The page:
SECRETARY BLINKEN: Look, I think you’re going to see a combination of things. COVAX is vitally important, but there are efforts that we will undertake country to country. And as I said, we’ve already done that in the case of our two nearest neighbors. That obviously has – Canada and Mexico, where we loaned vaccines to both. That obviously has immediate security and health implications for the United States. You’re going to see a combination of things. The ultimate question that we have to – that we’re grappling with is to – how can we be most effective in increasing access around the world. That’s what we’re focused on.
QUESTION: The origins of COVID. The WHO initial report settled nothing. Let me ask you this: Do you think China does know this answer and they’re withholding it?
SECRETARY BLINKEN: Very good question. I think China – here’s what I think China knows. I think China knows that in the early stages of COVID, it didn’t do what it needed to do, which was to in real time give access to international experts, in real time to share information, in real time to provide real transparency. And one result of that failure is that the vaccine – the virus, excuse me – got out of hand faster and with I think much more egregious results than it might otherwise.
But this speaks to what we have to do now, Chuck, and this speaks to what China and other countries have to do now. As we’re dealing with COVID-19, we also have to put in place a stronger global health security system to make sure that this doesn’t happen again or, if it does happen again, we’re able to mitigate it, to get ahead of it. And that means making a real commitment to transparency, to information sharing, to access for experts. It means strengthening the World Health Organization and reforming it so it can do that. And China has to play a part in that.
QUESTION: Do we have to get to – are we going to guarantee to the world that we’re going to get to the bottom of how this originated?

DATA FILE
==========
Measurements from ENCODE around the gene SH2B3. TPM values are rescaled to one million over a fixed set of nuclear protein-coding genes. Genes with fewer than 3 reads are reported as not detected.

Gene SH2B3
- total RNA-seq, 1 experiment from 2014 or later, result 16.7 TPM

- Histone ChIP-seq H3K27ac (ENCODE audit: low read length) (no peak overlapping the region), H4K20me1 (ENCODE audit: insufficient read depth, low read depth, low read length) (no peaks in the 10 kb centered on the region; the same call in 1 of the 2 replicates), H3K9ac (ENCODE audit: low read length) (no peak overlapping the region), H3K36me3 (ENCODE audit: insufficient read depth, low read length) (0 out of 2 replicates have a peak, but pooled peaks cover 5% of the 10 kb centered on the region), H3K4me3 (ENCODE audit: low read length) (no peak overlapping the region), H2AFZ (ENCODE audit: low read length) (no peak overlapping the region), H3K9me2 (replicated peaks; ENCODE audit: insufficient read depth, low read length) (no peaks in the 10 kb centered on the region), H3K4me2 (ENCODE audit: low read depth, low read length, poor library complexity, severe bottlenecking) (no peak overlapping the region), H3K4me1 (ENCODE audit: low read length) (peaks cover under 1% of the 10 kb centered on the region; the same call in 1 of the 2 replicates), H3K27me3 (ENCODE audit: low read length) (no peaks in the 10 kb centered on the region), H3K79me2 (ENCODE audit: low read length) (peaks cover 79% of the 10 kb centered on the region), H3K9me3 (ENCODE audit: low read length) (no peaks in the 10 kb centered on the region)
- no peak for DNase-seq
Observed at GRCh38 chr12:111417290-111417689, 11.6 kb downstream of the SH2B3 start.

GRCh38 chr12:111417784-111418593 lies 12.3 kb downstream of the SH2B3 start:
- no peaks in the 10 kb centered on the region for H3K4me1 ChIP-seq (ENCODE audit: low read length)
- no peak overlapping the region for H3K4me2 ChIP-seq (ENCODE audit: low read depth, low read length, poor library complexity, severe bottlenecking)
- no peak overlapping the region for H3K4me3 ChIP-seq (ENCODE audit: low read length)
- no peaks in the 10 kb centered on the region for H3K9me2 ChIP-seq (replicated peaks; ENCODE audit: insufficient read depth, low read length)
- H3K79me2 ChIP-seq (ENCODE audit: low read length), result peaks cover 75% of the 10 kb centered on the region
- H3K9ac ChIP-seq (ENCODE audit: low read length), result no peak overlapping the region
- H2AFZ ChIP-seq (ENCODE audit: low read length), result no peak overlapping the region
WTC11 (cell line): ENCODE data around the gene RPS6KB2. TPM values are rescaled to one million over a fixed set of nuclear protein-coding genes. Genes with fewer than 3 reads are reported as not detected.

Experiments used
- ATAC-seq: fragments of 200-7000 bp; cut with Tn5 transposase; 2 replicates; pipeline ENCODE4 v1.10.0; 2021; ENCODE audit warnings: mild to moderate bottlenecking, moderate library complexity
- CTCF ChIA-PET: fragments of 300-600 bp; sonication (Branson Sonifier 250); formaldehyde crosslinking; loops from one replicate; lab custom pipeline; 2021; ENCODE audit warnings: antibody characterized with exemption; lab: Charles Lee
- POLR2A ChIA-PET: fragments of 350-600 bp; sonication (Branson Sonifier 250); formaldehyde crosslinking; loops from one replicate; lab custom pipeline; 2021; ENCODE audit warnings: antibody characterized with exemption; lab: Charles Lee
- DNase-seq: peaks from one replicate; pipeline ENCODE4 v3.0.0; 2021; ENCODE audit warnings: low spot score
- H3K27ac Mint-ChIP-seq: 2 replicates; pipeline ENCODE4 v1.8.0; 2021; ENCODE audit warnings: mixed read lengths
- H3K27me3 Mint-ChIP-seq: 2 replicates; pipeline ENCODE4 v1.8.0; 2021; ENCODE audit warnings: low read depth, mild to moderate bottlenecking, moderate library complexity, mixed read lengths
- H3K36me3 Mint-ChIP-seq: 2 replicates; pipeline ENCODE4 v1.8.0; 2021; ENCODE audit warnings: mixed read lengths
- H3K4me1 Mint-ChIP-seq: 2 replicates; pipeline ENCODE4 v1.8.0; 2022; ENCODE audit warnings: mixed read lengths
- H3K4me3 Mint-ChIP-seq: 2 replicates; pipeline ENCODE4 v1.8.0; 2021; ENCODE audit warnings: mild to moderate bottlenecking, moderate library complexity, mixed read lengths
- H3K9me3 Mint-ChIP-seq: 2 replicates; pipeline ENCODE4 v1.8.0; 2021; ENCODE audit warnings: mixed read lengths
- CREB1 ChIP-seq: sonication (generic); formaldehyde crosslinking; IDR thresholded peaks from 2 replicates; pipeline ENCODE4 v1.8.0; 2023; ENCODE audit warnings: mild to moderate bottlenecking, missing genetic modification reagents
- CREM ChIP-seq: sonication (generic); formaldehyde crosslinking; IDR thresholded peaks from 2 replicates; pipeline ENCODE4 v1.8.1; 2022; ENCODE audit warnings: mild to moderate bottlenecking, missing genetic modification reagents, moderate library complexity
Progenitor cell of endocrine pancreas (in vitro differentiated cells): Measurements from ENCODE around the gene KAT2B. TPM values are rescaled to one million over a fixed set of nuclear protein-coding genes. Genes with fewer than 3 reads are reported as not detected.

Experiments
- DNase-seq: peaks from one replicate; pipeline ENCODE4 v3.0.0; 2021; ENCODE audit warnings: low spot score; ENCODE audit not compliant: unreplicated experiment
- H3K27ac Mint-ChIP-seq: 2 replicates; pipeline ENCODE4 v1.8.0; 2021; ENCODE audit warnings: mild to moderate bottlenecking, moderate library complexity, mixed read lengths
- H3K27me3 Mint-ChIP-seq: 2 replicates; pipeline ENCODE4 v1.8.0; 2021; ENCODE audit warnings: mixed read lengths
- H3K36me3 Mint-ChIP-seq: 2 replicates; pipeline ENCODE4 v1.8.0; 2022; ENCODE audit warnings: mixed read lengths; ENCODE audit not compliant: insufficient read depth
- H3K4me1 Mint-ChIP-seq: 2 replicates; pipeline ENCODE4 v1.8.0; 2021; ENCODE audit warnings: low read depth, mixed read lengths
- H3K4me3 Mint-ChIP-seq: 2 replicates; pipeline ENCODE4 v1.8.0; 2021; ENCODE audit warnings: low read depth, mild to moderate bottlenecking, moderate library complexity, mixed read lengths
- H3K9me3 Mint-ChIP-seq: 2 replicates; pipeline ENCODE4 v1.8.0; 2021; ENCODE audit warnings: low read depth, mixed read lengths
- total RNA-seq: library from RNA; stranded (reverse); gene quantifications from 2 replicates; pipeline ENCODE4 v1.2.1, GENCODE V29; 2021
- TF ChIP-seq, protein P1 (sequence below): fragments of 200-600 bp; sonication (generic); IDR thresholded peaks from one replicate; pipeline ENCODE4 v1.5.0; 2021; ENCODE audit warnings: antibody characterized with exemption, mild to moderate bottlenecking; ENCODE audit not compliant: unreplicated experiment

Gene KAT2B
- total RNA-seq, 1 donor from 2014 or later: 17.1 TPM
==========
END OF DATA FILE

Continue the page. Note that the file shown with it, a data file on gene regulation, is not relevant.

SECRETARY BLINKEN: Well, I think we have to, because we need to do that precisely so we fully understand what happened in order to have the best shot possible at preventing it from happening again. That’s why we need to get to the bottom of this.
QUESTION: Are we prepared to defend Taiwan militarily?
SECRETARY BLINKEN: So, Chuck, what we’ve seen and what is a real concern to us is increasingly aggressive actions by the government in Beijing directed at Taiwan, raising tensions in the straits. And we have a commitment to Taiwan under the Taiwan Relations Act, a bipartisan commitment that’s existed for many, many years, to make sure that Taiwan has the ability to defend itself and to make sure that we’re sustaining peace and security in the Western Pacific. We stand behind those commitments.
And all I can tell you is it would be a serious mistake for anyone to try to change the existing status quo by force.
QUESTION: I understand that. So it does sound like you’re saying that, look, we have commitments, and if China does try something in Taiwan, we will militarily respond?
SECRETARY BLINKEN: I’m not going to get into hypotheticals. All I can tell you is we have a serious commitment to Taiwan being able to defend itself. We have a serious commitment to peace and security in the Western Pacific. And in that context, it would be a serious mistake for anyone to try to change that status quo by force.
QUESTION: Why – do you understand if China looks at what our reaction was to Crimea and Russia and think those commitments are not as rock solid as you just outlined them as?